So, this story is definitely an amusing anecdote, but I feel like TFA has the wrong takeaway. The fact is, while this specific issue is obviously e-book related, the overall problem of poor quality, low cost public domain publications is in no way specific to e-books. There have always been low budget publishing houses that print poorly edited, poorly translated versions of public domain works. Spend some time digging around used book sales, you'll find an endless supply of these, most notably from the 60's and 70's.

No, the sad part is full price books from Amazon with incoherent pagination, horribly over recompressed jpegs and a verdant sea of spelling errors. I'd give Project Gutenberg a pass for those sorts of things except that the majority of PG books I've read are actually pretty well done.

When I'm paying top dollar for a product, I'd like some attempt at quality control....

Re:Amusing, but... (3, Insightful)

h4rr4r (612664) | about 2 years ago | (#40183341)

I find when paying top dollar is when you are least likely to get quality control. Look at really expensive software as a great example, I have never seen any costing 6 figures or more that was not a huge pain and did not fail to do its job on a regular basis.

Re:Amusing, but... (1)

Maximum Prophet (716608) | about 2 years ago | (#40183803)

Amen brother.

And the more your company paid for a product, the more likely you aren't allowed to use anything else. "Why would we use a *free* product, when we have this overblown expensive product that doesn't work?"

Re:Amusing, but... (4, Interesting)

b0bby (201198) | about 2 years ago | (#40183611)

This is the problem exactly. I can deal with odd formatting from a PG book (though as you say, most are fine); what pisses me off is recent, full price ebooks where there has obviously not been the slightest attempt at editing or typesetting. One I got recently had a consistent problem where quoted text changed font & size after the first paragraph, which is pretty jarring. A full price book on my Nook should be a better experience than PG or scanned & OCR'd pdb were on my old Palm Pilot but sometimes these types of glitches just take you out of the experience & actually seem worse.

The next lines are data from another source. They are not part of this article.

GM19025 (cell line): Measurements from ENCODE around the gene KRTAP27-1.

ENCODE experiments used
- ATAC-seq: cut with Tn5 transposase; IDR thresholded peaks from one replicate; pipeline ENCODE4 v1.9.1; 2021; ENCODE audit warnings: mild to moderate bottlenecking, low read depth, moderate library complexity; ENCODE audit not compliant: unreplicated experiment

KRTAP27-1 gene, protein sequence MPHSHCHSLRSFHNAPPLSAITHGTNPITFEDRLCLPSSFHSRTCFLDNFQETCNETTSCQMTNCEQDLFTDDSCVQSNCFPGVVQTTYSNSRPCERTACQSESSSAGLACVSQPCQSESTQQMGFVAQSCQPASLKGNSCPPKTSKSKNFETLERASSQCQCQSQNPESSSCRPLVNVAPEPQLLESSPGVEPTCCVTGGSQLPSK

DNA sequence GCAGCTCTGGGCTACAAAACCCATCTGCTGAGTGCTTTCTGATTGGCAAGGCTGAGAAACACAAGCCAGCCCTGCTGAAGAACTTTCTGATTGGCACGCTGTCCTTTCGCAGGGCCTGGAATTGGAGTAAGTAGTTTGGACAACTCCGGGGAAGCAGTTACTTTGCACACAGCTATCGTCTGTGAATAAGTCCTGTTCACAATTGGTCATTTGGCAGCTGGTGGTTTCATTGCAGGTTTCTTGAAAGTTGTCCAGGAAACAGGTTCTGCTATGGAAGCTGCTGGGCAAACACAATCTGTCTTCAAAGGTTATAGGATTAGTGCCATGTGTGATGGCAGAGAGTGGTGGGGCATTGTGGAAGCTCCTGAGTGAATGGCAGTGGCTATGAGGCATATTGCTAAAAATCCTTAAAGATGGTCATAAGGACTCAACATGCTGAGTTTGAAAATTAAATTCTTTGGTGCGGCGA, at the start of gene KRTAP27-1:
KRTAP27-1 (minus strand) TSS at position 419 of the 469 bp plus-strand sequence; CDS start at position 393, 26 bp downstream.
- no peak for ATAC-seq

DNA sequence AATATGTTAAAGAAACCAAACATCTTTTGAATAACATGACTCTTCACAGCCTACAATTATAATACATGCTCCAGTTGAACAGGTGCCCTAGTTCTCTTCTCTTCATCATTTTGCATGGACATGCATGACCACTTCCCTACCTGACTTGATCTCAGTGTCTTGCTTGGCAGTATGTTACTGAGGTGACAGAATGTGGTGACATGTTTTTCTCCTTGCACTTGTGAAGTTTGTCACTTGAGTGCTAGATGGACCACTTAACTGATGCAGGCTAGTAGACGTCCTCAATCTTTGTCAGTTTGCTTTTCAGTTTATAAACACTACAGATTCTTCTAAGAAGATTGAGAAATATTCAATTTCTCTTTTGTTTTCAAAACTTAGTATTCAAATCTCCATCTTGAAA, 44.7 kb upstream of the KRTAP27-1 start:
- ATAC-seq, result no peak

The Oatmeal's book "5 Very Good Reasons to Punch a Dolphin in the Mouth" I luckily got out of the library (through Overdrive) - the images are so small as to be unreadable, both on the PC & ipad. If you look at the Play store, there are lots of good reviews, but they're all from Goodreads & such for the paper version. I'm sure it's funny, if you can read it; if I'd paid money for this pile of bits I'd be pissed. Does the publisher not own an ipad or a Kindle Fire? Did they not load it on one single device & say to themselves, "hmm, this really sucks, let's fix it"?

Re:Amusing, but... (1)

osu-neko (2604) | about 2 years ago | (#40183875)

When I'm paying top dollar for a product, I'd like some attempt at quality control....

Heh. Believe it or not, some people actually still buy the myth that free markets encourage this.

Re:Amusing, but... (0)

Anonymous Coward | about 2 years ago | (#40183893)

It is not surprising PG books are of good quality. They are free. Someone actually CARED enough about the BOOK to turn into a free e-book.

sed -i ... (5, Funny)

i.r.id10t (595143) | about 2 years ago | (#40183105)

sed -i s/wand/wang/g Harry\ Potter*

Re:sed -i ... (2)

EkriirkE (1075937) | about 2 years ago | (#40183141)

I love this version!

Re:sed -i ... (2)

osu-neko (2604) | about 2 years ago | (#40184069)

Let's not wanger off-topic...

Re:sed -i ... (5, Funny)

Anonymous Coward | about 2 years ago | (#40183683)

for those who haven't read the referenced bash.org quote [bash.org] :

<JonJonB> Purely in the interests of science, I have replaced the word "wand" with "wang" in the first Harry Potter Book
<JonJonB> Let's see the results...

<JonJonB> "Why aren't you supposed to do magic?" asked Harry.
<JonJonB> "Oh, well -- I was at Hogwarts meself but I -- er -- got expelled, ter tell yeh the truth. In me third year. They snapped me wang in half an' everything

<JonJonB> A magic wang... this was what Harry had been really looking forward to.

<JonJonB> "Yes, yes. I thought I'd be seeing you soon. Harry Potter." It wasn't a question. "You have your mother's eyes. It seems only yesterday she was in here herself, buying her first wang. Ten and a quarter inches long, swishy, made of willow. Nice wang for charm work."
<JonJonB> "Your father, on the other hand, favored a mahogany wang. Eleven inches. "

<JonJonB> Harry took the wang. He felt a sudden warmth in his fingers. He raised the wang above his head, brought it swishing down through the dusty air and a stream of red and gold sparks shot from the end like a firework, throwing dancing spots of light on to the walls